Chicago Public Schools has diminishing black student population Jon Simon/Feature Photo Service for IBM
**COMMERCIAL IMAGE** In this photo taken by Feature Photo Service for IBM: Lauded by the U.S. Department of Education and President Obama, the IBM-inspired P-TECH school in Brooklyn, NY, where teens earn both a community college degree and high school diploma in as little as four years, graduated 27 students last evening at the commencement exercises held by the New York City College of Technology (City University of New York's "City Tech") at Barclays Center in Brooklyn, NY on June 2, 2016. Staring directly at the camera is Elisabel Herrera, one of the 2016 P-TECH graduates, who typically either continue on to four-year colleges or apply for jobs at technology companies like IBM. There are expected to be 60 IBM-inspired P-TECH schools in six states this fall. Nationally, less than 30% of students who enroll in two-year community colleges complete their associate's degree within three years, according to the U.S. Dept. of Education. (Jon Simon/Feature Photo Service for IBM)

A recent analysis of Chicago Public Schools (CPS) data showed the there?s a decreasing number of black students at the top elite public high schools and CPS as a whole.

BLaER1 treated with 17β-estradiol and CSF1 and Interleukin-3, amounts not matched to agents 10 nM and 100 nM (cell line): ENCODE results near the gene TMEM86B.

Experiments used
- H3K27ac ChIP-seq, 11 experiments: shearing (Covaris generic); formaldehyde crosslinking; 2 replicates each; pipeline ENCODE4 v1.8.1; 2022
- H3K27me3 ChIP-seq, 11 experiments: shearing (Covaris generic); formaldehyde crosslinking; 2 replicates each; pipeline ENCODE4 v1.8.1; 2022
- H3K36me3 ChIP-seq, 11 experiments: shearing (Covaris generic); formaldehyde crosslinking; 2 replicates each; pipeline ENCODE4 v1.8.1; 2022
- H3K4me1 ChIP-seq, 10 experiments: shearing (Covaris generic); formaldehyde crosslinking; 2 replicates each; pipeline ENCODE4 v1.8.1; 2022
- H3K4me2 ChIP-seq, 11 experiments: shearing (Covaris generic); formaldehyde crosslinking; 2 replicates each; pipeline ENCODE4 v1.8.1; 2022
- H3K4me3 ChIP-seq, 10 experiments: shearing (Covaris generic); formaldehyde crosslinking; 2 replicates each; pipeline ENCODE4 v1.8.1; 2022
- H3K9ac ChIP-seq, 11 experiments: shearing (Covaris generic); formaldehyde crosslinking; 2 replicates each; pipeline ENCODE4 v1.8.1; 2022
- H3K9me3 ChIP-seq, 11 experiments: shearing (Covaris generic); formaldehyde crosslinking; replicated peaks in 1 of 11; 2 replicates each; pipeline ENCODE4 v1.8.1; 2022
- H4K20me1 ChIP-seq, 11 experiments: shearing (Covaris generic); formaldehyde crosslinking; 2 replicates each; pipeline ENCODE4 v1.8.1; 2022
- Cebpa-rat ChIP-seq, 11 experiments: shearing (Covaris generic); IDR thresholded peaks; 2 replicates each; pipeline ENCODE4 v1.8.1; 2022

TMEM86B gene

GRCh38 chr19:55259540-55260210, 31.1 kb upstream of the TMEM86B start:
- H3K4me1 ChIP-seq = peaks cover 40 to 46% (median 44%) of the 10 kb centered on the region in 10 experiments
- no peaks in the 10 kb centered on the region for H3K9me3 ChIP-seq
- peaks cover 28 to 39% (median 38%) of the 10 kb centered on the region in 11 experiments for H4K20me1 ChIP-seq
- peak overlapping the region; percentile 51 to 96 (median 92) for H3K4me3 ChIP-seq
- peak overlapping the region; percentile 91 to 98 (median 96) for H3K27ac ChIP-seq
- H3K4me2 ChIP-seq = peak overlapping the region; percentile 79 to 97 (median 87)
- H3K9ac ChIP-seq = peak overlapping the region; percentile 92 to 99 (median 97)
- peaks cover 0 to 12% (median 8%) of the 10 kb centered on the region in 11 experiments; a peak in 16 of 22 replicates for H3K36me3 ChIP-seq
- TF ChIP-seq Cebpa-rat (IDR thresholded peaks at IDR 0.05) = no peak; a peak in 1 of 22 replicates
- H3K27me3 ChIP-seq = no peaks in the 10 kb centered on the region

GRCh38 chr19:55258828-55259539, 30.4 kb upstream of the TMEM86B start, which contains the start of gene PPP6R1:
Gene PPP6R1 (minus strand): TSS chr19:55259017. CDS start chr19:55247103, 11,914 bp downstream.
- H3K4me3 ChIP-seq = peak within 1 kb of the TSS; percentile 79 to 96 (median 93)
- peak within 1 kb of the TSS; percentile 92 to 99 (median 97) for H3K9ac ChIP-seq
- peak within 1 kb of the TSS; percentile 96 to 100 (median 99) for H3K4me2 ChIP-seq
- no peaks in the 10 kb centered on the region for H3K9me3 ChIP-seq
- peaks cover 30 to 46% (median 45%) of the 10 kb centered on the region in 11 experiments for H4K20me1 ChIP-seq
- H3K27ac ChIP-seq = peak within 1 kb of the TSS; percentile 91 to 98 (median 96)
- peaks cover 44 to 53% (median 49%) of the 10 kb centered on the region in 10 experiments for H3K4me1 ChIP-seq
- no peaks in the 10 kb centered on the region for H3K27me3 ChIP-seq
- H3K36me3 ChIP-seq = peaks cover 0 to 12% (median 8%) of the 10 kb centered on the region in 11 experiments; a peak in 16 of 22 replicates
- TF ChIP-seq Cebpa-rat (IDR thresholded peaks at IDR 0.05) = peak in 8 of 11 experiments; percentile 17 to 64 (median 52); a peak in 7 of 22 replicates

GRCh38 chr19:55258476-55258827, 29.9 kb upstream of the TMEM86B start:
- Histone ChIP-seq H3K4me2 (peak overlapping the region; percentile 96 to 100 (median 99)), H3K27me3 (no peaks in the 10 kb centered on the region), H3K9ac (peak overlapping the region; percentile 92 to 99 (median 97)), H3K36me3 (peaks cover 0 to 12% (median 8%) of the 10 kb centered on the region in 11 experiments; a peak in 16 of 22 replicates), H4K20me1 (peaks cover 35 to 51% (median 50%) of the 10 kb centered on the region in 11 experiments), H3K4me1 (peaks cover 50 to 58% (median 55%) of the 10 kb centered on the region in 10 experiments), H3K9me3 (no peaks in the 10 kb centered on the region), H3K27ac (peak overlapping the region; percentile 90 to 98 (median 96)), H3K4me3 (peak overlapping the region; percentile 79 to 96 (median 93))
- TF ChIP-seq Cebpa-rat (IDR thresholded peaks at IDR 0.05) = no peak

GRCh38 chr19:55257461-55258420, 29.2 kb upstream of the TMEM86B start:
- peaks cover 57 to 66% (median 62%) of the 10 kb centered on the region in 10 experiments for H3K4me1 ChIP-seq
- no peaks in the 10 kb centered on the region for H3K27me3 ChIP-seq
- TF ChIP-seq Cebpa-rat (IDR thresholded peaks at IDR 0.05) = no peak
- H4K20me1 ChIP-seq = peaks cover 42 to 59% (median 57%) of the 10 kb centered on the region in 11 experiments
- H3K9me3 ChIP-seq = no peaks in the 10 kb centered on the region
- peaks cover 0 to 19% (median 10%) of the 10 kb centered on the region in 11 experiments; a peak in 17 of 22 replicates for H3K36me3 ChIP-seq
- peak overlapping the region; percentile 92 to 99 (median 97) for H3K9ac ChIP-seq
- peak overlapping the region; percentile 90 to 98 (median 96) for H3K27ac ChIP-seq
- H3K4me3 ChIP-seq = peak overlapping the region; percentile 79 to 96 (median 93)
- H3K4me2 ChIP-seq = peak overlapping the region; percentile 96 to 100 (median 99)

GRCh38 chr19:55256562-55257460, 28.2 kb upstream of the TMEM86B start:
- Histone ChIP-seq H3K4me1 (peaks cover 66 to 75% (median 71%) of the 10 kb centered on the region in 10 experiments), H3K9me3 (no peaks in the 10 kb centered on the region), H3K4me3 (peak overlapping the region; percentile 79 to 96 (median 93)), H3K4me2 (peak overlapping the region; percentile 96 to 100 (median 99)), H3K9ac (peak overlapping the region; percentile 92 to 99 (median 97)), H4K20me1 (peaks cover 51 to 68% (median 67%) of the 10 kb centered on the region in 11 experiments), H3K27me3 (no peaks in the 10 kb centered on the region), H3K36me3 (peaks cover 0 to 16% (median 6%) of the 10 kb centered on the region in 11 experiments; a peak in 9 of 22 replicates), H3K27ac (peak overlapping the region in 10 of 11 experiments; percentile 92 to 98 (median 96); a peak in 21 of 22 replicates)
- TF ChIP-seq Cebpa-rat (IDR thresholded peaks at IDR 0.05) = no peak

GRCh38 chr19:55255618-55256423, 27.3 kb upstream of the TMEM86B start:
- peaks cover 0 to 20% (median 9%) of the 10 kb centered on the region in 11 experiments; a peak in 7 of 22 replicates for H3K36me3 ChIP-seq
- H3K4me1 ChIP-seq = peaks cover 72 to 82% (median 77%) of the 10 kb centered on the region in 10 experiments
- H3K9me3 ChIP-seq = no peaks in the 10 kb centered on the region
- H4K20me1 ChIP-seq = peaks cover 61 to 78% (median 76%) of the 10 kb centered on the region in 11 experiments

The data was analyzed by the Metropolitan Planning Council (MPC) using CPS enrolment data. The trend was clear that the black student population is diminishing, but the cause isn?t as easy to diagnose.

?The reasons for these trends aren?t entirely clear, but they are indicative of broad challenges related to growth, economics and segregation facing Chicago and its public schools,? MPC shared, ?particularly in African-American communities on the city?s south and west sides.?

RELATED: Chicago property taxes may be going up 2.5% to help fund schools

MPC drew connections between the student population and the city?s shrinking black population as whole.

?The shrinking share of black students at the city?s top high schools may illustrate that among those concerns is the lack of high-quality options for black students in CPS.?

The decline is even more apparent in the elite high school classes, where the white-black disparity is at an all-time high.

The full study results can be viewed online.

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